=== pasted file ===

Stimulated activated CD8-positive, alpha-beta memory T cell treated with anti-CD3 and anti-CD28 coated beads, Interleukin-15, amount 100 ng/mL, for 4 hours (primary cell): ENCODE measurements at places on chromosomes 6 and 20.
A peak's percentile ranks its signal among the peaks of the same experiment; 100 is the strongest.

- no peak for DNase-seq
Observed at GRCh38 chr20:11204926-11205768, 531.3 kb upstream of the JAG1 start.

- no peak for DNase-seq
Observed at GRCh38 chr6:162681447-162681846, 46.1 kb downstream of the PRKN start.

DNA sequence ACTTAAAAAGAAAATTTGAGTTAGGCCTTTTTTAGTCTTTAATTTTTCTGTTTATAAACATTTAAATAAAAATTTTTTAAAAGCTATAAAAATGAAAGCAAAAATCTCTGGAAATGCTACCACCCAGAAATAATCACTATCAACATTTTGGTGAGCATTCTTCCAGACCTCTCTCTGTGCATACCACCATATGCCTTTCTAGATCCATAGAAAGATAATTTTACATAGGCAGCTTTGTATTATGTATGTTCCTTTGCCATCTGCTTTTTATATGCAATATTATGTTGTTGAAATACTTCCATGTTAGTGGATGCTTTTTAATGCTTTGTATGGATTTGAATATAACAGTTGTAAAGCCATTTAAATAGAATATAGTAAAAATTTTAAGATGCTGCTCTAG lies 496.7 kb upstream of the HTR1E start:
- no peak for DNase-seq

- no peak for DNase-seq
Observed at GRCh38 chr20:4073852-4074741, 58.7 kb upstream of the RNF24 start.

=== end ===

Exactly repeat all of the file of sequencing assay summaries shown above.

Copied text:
Stimulated activated CD8-positive, alpha-beta memory T cell treated with anti-CD3 and anti-CD28 coated beads, Interleukin-15, amount 100 ng/mL, for 4 hours (primary cell): ENCODE measurements at places on chromosomes 6 and 20.
A peak's percentile ranks its signal among the peaks of the same experiment; 100 is the strongest.

- no peak for DNase-seq
Observed at GRCh38 chr20:11204926-11205768, 531.3 kb upstream of the JAG1 start.

- no peak for DNase-seq
Observed at GRCh38 chr6:162681447-162681846, 46.1 kb downstream of the PRKN start.

DNA sequence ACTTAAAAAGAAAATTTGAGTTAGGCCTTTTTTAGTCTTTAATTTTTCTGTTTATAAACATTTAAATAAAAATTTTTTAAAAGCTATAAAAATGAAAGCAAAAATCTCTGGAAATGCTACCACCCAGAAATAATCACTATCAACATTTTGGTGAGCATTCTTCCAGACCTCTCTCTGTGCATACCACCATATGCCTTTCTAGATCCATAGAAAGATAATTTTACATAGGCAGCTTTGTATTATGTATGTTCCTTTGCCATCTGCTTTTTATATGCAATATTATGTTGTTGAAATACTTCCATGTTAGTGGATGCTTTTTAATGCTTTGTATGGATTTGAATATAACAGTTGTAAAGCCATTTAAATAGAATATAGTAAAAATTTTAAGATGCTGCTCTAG lies 496.7 kb upstream of the HTR1E start:
- no peak for DNase-seq

- no peak for DNase-seq
Observed at GRCh38 chr20:4073852-4074741, 58.7 kb upstream of the RNF24 start.